A special attention in recent years has been devoted to the first European accounts of America. How Indians appeared to the earliest witnesses, the extent to which Europeans were able to identify what was “new” in the New World, the intensity and timing of different intellectual and psychological responses—these have been significant topics for our generation, perhaps especially because of the new discoveries and rapid changes now occurring. Carl Sauer, J. H. Elliott, Alfred Crosby, and the contributors to First Images of America: The Impact of the New World on the Old (1976) have been prominent in these researches. As is well-known, the Italian historian Antonello Gerbi, in La Disputa del Nuovo Mondo (1955), focused on a later aspect of the European reaction to America, the eighteenth-century controversies over America’s supposed inferiority. Just prior to his death in 1976, however, Gerbi completed the text of a study of the earlier period, analyzing the writings of Christopher Columbus, Amerigo Vespucci, Peter Martyr, and a number of others, but especially Gonzalo Fernández de Oviedo, from this same point of view. The work was published in Milan in 1975. The Spanish translation by Antonio Alatorre contains additions and corrections not present in the Italian edition.

What fascinates Gerbi is the detail of the Europeans’ commentary on the natural world, the environment, the plants and animals, and the Indians of America. Columbus, whose indifference toward some aspects of the American continent has been often noted, was nevertheless an acute observer of the natural order. So also was the letter-writing doctor of Columbus’ second voyage, Diego Alvarez Chanca. Gerbi resurrects from obscurity others of the Columbian period, such as Nicola Scillacio and Michele da Cuneo, and he comments further on Martín Fernández de Enciso, Antonio Pigafetta, and Giovanni da Verrazzano. The number of Italians among the early European commentators is interesting to see. Indeed this entire work stands as a kind of tribute to the role of the Italians in the period of American discovery and exploration, and it may be added to the writings of Charles Verlinden and Ruth Pike and others who have explored this subject.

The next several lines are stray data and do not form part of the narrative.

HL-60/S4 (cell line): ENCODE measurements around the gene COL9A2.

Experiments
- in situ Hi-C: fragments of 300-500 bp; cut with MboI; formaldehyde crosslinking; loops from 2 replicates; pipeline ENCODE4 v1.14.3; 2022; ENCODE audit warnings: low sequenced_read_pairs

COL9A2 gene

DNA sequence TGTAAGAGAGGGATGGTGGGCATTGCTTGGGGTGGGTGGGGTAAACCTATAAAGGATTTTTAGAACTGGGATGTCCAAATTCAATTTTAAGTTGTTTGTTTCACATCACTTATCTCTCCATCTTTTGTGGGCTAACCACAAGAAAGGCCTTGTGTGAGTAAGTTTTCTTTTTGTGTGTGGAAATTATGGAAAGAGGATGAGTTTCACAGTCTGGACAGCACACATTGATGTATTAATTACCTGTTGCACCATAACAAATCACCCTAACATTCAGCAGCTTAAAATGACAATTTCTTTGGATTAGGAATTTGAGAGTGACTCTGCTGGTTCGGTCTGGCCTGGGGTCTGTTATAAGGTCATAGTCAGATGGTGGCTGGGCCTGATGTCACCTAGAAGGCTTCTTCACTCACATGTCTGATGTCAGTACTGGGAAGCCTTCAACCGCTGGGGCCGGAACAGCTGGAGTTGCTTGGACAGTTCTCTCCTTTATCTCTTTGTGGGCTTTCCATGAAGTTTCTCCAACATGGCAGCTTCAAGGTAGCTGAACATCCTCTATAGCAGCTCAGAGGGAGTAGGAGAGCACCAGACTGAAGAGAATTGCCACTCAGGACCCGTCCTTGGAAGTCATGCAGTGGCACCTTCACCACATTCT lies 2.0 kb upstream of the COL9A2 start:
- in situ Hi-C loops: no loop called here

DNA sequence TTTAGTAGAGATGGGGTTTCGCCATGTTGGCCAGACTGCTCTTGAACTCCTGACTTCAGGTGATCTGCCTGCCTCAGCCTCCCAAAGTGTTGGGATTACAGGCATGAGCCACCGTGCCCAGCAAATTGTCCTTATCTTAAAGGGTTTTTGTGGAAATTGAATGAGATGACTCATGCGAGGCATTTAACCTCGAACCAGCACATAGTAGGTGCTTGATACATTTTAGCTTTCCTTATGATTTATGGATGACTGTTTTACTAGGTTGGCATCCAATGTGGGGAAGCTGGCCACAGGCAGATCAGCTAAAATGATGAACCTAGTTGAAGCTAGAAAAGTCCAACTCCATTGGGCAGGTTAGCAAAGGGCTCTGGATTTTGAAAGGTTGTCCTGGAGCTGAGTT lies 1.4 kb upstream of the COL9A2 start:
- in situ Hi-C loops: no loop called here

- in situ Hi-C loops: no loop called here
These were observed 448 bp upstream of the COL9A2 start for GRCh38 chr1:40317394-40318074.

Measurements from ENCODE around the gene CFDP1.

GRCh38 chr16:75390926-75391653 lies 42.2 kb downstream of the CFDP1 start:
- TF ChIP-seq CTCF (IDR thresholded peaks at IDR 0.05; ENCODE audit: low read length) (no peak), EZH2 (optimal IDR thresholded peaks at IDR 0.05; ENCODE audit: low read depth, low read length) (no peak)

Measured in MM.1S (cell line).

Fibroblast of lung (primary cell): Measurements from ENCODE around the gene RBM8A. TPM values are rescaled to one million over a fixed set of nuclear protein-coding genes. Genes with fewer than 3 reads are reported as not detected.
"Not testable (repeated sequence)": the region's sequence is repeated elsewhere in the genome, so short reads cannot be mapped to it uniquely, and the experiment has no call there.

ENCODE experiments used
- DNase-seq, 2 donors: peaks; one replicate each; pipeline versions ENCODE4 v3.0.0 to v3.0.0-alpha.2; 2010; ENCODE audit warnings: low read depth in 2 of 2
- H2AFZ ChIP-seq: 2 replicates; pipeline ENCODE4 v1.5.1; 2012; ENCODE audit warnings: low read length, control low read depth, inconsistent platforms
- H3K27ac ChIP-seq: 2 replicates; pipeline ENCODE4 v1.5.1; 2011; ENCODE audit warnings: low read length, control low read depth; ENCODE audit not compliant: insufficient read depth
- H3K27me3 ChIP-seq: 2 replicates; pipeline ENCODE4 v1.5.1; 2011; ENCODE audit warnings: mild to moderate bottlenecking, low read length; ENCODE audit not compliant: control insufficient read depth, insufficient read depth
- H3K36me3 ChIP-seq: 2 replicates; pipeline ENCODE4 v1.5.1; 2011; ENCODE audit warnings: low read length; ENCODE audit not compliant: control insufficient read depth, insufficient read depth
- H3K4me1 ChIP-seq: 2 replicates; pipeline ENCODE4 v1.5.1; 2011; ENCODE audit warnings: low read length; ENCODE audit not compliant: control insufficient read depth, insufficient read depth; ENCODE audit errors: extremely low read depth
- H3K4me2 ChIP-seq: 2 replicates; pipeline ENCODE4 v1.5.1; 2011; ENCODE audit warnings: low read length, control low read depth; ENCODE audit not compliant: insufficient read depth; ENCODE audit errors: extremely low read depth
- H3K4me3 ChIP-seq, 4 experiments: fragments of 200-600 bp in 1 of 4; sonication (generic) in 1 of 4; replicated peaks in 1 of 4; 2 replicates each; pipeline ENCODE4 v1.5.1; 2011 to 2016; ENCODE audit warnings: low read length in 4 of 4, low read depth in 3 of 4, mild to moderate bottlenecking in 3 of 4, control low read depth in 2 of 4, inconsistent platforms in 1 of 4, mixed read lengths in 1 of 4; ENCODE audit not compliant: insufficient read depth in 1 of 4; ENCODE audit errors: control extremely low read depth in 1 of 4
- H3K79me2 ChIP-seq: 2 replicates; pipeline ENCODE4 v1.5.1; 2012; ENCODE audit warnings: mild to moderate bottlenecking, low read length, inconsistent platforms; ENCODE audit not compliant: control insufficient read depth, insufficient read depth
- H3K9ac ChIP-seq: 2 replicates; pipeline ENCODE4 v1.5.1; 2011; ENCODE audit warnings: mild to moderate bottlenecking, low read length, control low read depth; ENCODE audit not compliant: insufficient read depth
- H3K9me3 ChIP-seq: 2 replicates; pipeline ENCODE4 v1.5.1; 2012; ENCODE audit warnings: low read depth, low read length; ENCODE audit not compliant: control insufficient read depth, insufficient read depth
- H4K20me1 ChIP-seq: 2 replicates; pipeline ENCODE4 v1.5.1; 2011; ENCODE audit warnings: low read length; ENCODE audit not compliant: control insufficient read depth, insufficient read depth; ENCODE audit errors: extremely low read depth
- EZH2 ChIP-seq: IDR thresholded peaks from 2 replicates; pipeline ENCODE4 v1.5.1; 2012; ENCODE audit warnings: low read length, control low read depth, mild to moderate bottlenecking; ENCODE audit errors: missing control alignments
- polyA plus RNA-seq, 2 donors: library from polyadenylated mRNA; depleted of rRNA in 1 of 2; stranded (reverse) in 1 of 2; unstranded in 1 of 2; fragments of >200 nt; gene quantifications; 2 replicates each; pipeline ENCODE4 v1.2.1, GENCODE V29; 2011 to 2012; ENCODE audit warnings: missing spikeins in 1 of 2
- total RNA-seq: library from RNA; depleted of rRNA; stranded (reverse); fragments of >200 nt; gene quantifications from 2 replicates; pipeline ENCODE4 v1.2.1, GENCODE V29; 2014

Oviedo, to whom two-thirds of the book is dedicated, was a Spaniard, not an Italian, but he spent more than three years (1499-1502) in Italy and Gerbi can call him “un italiano . . . por su formación mental” as well as for his scientific curiosity, his concept of the historian’s calling, and his sense of humor (p. 163). Gerbi analyzes Oviedo’s knowledge of Italian literature, his use of Italian words and phrases, and the other ways in which he reflected his Italian experience. Oviedo’s work on America is an enthusiastic eulogy of the environment, as is demonstrated in item after item. And there is additional and abundant commentary on the subjects that Oviedo described: iguanas, Indian conversion, Erasmianism, miracles, tobacco, the Requerimiento, and many more. Gerbi occasionally takes issue with other historians, and his footnotes have a grab-bag quality that lends a sense of heterogeneity to the composition. It is less original and less systematic than La Disputa del Nuovo Mondo, but it is a rich and detailed work and it is by far the most extensive commentary on Oviedo that we have.